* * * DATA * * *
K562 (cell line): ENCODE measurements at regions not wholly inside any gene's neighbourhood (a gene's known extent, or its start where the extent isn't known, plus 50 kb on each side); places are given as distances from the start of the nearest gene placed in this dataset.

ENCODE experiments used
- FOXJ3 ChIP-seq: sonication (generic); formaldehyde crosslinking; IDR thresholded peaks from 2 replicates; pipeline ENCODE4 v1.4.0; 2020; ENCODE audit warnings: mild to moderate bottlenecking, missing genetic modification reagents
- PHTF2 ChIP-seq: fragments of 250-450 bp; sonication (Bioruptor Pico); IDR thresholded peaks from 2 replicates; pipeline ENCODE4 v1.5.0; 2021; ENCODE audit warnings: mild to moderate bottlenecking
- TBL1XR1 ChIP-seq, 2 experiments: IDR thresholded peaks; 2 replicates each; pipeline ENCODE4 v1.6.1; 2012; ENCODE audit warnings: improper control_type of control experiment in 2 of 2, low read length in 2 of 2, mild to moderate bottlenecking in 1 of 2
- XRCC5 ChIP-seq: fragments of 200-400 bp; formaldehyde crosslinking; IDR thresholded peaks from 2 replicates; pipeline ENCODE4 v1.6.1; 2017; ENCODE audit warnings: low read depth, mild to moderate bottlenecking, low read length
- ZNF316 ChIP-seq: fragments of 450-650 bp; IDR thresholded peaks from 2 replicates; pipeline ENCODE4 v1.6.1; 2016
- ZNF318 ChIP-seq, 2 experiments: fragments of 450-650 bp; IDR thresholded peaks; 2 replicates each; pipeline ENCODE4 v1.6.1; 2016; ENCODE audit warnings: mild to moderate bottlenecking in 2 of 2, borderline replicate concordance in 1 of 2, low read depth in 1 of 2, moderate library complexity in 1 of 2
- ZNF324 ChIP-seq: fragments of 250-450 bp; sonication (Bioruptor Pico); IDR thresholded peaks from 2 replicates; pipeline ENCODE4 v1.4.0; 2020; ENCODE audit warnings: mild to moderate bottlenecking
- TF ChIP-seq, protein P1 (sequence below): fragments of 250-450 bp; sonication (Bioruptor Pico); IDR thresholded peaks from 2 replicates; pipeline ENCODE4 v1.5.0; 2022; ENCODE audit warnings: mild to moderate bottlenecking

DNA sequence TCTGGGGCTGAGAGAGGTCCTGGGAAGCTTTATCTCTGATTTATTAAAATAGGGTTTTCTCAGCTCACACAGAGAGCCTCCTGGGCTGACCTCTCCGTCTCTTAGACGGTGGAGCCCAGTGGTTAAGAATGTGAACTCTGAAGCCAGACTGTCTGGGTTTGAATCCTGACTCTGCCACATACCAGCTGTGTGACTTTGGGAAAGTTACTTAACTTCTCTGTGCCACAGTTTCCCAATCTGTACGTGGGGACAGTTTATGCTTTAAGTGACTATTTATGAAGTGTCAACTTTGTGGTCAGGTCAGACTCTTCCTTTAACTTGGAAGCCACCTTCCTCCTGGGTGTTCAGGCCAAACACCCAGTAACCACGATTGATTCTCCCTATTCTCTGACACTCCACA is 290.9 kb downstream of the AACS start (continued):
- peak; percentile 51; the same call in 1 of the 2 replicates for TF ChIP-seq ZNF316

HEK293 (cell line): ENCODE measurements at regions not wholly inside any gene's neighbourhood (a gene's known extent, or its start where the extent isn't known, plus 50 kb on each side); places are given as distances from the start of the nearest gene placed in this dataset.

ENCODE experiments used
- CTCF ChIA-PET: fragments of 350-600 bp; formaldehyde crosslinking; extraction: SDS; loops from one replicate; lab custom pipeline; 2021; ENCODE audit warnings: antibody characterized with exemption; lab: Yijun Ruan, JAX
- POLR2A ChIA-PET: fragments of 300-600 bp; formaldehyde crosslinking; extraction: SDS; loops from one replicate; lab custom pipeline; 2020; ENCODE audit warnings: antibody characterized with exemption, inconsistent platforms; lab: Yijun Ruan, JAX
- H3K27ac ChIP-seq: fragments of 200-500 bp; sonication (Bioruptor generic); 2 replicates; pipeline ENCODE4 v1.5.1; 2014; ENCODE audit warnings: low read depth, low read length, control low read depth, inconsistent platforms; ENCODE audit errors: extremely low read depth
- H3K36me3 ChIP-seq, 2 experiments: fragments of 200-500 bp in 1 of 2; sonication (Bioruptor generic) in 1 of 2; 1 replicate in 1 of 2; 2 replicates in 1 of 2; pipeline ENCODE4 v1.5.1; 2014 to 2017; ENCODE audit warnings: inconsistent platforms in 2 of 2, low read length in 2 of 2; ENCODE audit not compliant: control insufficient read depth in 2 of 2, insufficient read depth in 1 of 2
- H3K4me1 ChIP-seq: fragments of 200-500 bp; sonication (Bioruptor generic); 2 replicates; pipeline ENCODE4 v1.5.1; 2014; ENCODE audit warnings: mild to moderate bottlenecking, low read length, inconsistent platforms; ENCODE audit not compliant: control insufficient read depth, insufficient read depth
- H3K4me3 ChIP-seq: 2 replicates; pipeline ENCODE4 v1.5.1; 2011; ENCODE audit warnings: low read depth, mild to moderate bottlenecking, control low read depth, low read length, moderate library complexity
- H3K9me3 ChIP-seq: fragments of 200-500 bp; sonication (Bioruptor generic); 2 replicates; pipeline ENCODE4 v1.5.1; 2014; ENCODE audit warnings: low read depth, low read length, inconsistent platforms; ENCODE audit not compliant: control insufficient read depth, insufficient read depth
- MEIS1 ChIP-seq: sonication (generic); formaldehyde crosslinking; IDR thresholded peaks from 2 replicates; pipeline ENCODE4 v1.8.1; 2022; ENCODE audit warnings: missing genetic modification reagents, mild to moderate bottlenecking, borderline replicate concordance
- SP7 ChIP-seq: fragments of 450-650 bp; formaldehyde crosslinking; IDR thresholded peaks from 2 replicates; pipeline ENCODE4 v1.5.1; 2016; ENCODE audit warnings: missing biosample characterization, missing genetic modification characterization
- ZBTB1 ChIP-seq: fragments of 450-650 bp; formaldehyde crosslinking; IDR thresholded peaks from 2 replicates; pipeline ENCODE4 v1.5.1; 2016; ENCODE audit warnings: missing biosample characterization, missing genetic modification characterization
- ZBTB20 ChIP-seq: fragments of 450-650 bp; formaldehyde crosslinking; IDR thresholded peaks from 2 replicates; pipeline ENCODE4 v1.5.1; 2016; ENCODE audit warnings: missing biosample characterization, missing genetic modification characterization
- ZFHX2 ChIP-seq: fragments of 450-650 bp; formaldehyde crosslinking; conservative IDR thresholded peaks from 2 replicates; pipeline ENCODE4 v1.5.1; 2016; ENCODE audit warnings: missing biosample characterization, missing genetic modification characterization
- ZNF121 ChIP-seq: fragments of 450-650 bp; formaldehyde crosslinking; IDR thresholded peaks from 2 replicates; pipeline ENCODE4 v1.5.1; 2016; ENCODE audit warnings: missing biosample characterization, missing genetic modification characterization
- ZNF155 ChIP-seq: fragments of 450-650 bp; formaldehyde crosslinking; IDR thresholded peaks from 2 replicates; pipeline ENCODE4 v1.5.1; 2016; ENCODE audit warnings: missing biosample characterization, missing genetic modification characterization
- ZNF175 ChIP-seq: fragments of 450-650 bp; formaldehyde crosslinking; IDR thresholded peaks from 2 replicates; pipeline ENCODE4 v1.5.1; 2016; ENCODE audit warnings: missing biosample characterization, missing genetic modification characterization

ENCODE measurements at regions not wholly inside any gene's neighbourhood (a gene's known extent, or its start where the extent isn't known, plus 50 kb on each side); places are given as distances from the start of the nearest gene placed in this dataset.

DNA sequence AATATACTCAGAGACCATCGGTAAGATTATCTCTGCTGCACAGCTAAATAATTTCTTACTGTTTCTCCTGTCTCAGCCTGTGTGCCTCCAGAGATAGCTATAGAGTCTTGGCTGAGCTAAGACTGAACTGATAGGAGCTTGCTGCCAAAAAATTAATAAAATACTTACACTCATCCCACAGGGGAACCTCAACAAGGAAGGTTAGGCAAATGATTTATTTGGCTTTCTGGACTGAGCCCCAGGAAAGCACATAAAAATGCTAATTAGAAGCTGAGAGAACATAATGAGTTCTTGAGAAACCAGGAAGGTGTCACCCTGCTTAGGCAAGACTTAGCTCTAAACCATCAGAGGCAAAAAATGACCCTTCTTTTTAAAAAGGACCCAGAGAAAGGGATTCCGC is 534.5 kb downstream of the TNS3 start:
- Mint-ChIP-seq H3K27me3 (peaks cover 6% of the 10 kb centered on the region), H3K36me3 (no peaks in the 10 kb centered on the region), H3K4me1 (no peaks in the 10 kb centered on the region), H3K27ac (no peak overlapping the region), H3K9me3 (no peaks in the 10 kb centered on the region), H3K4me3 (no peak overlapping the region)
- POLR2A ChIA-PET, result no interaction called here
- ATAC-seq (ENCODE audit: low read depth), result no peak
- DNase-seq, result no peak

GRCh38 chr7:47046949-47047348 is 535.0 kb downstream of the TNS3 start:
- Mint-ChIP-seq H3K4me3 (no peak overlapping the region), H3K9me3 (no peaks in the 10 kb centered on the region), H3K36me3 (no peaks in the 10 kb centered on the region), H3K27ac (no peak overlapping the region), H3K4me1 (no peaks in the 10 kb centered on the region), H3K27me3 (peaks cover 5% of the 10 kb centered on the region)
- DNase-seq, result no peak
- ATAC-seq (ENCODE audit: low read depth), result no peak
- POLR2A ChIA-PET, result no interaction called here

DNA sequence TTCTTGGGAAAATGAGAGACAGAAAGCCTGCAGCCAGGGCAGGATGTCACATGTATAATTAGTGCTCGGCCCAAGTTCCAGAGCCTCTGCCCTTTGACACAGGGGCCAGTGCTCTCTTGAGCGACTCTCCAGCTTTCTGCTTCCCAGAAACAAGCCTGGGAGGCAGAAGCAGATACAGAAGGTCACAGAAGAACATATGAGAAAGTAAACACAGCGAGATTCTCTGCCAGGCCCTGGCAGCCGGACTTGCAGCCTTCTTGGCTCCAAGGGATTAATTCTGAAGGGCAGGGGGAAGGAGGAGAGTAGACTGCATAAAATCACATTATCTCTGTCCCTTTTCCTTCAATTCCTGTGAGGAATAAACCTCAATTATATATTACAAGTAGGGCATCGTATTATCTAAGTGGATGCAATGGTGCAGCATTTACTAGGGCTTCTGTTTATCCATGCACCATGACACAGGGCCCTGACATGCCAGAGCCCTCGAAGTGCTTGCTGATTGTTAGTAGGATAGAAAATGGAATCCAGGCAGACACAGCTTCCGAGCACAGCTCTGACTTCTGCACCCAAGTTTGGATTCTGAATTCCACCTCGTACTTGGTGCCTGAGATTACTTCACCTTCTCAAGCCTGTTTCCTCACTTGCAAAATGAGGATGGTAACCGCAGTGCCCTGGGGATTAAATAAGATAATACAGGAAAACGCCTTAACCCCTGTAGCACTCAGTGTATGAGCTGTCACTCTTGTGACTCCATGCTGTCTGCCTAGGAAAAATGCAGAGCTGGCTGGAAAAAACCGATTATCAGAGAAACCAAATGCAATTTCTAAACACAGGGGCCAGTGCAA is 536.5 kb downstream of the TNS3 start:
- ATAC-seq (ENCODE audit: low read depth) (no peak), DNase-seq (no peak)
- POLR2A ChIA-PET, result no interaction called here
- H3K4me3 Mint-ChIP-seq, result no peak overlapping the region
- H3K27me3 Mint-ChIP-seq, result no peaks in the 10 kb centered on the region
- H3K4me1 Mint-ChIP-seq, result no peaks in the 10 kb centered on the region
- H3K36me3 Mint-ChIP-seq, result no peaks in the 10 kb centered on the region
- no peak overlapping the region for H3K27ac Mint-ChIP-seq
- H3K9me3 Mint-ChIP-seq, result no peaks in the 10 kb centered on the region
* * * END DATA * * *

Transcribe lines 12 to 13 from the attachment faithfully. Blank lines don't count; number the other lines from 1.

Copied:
- peak; percentile 51; the same call in 1 of the 2 replicates for TF ChIP-seq ZNF316

HEK293 (cell line): ENCODE measurements at regions not wholly inside any gene's neighbourhood (a gene's known extent, or its start where the extent isn't known, plus 50 kb on each side); places are given as distances from the start of the nearest gene placed in this dataset.